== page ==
|[Note Guidelines] Photographer's Note|
|Captured this snap at Buena vista lagoon at Carlsbad.|
Great Egret [Courtesy : http://www.birds.cornell.edu]
A large white heron, the Great Egret is found across much of the world, from southern Canada southward to Argentina, and in Europe, Africa, Asia, and Australia. It's the largest egret in the Old World, and thus has garnered the name Great White Egret. But in the Americas, the white form of the Great Blue Heron is larger and warrants that name. In the United States, the Great Egret used to be called the American Egret but that was hardly appropriate, since the species range extends beyond America and indeed farther than other herons.
The Great Egret is the symbol of the National Audubon Society, one of the oldest environmental organizations in North America. Audubon was founded to protect birds from being killed for their feathers.
Not all young that hatch survive the nestling period. Aggression among nestlings is common and large chicks frequently kill their smaller siblings.
The longevity record for a wild Great Egret is nearly 23 years.
topSize: 94-104 cm (37-41 in)
Wingspan: 131-145 cm (52-57 in)
Weight: 1000 g (35.3 ounces)
Large, all white heron.
Long, black legs and feet.
Yellow bill is long, stout, and straight.
Flies with neck pulled back in S-curve.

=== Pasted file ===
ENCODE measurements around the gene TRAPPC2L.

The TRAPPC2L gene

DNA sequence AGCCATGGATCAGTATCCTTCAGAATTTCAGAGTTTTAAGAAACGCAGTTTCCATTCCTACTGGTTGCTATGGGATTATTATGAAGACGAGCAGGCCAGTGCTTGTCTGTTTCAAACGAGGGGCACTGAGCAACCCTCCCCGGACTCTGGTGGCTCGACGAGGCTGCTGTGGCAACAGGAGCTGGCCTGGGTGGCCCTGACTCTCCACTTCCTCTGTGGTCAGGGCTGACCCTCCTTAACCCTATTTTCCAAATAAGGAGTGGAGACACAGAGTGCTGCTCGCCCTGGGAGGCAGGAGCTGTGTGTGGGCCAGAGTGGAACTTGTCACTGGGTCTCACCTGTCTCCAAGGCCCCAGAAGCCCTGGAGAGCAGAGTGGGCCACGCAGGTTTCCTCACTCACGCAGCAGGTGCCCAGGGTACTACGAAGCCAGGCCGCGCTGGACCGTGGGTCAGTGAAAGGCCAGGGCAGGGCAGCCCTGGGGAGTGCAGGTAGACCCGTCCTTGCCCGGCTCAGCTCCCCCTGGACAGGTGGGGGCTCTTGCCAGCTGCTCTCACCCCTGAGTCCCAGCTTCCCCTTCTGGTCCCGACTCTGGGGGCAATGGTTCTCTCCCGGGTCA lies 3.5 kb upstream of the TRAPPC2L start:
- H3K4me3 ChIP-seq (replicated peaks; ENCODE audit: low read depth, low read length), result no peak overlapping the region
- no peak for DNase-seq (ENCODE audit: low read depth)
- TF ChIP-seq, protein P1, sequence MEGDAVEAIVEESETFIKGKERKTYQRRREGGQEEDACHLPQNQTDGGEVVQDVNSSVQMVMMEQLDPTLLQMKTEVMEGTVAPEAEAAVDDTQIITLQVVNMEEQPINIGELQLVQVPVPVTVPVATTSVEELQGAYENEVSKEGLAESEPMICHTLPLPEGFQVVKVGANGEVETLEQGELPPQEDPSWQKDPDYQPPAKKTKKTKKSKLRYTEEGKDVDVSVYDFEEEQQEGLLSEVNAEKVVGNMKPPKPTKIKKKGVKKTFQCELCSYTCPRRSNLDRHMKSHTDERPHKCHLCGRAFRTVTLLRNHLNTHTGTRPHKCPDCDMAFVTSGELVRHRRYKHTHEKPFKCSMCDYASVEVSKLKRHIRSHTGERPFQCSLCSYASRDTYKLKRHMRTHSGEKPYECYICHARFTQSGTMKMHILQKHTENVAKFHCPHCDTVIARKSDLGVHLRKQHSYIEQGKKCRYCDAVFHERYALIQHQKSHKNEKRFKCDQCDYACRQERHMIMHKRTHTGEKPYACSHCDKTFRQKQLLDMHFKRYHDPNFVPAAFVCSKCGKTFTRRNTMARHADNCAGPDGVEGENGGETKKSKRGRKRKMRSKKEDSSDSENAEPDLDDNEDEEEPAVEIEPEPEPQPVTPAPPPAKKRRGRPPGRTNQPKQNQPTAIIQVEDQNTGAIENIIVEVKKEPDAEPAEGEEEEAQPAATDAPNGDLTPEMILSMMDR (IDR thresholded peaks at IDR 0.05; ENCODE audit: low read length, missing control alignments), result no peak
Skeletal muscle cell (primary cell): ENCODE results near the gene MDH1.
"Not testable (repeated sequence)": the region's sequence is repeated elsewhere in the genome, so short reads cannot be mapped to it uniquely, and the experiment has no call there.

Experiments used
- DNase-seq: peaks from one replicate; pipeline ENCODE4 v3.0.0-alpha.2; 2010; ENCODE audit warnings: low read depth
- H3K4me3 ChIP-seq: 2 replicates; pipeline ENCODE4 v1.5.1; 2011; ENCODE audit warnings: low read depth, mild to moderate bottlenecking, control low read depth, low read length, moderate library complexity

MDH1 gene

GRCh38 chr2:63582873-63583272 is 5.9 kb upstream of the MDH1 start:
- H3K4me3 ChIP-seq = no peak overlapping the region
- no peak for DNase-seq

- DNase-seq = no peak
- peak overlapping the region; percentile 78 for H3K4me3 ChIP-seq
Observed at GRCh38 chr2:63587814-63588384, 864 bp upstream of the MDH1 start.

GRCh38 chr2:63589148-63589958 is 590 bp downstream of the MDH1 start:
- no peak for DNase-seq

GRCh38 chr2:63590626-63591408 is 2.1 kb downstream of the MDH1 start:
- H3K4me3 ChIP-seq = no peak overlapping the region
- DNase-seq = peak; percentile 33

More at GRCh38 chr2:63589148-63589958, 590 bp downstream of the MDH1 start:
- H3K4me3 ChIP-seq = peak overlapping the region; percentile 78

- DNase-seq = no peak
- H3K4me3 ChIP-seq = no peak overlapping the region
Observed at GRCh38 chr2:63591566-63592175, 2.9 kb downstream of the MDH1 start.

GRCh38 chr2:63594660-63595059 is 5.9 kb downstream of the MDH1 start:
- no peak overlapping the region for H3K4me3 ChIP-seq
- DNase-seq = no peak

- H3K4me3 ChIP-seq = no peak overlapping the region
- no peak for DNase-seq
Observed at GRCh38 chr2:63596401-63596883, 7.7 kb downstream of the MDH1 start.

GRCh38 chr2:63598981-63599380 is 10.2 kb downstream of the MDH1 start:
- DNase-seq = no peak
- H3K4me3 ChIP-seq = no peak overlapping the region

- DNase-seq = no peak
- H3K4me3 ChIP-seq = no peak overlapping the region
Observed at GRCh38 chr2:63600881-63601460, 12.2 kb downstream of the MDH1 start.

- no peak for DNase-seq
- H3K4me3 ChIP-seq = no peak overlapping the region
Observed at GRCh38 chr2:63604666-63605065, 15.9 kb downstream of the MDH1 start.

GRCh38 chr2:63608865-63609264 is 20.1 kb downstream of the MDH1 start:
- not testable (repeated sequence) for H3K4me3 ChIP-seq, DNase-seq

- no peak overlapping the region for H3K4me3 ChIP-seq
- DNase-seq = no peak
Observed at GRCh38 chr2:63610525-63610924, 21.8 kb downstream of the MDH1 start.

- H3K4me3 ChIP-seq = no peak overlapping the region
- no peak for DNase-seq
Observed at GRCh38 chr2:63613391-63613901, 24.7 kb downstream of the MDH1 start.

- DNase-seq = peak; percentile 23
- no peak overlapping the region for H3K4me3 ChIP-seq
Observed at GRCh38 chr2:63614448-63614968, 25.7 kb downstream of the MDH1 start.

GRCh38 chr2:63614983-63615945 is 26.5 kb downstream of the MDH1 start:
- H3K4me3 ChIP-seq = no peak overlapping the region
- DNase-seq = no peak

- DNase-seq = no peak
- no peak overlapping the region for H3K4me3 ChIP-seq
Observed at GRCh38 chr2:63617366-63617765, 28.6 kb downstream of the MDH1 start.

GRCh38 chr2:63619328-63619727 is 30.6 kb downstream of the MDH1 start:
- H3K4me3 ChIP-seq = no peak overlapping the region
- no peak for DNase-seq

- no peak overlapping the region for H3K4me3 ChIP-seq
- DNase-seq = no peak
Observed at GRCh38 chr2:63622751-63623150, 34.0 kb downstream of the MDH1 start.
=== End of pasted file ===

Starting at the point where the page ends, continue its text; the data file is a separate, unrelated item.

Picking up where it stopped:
Bill yellow with dark top edge.
Long plumes on back during breeding.
No crest or plumes on head.
In high breeding, the bill becomes orange-yellow and the lores become lime-green.
Sexes appear alike.
Looks like nonbreeding adult.
Snowy Egret is smaller, has black bill, and yellow feet.
Great White Heron, the white form of the Great Blue Heron, has a heavier bill, and pale, not black, legs.
The white form of the Reddish Egret has a dark or bi-colored bill.
The white juvenile of the Little Blue Heron has greenish legs, and a dark bill with a bluish base.
Cattle Egret can have a yellow bill and black legs, but it is much shorter and stockier, and often has a reddish wash over the head, back, and chest.
A deep croak when disturbed. Other low calls around nest.
kjpweb has marked this note useful
Only registered TrekNature members may rate photo notes.